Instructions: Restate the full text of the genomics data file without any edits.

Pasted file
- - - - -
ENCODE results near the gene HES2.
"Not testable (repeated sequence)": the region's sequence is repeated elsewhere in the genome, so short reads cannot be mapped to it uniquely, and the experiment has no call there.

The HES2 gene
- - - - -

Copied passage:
ENCODE results near the gene HES2.
"Not testable (repeated sequence)": the region's sequence is repeated elsewhere in the genome, so short reads cannot be mapped to it uniquely, and the experiment has no call there.

The HES2 gene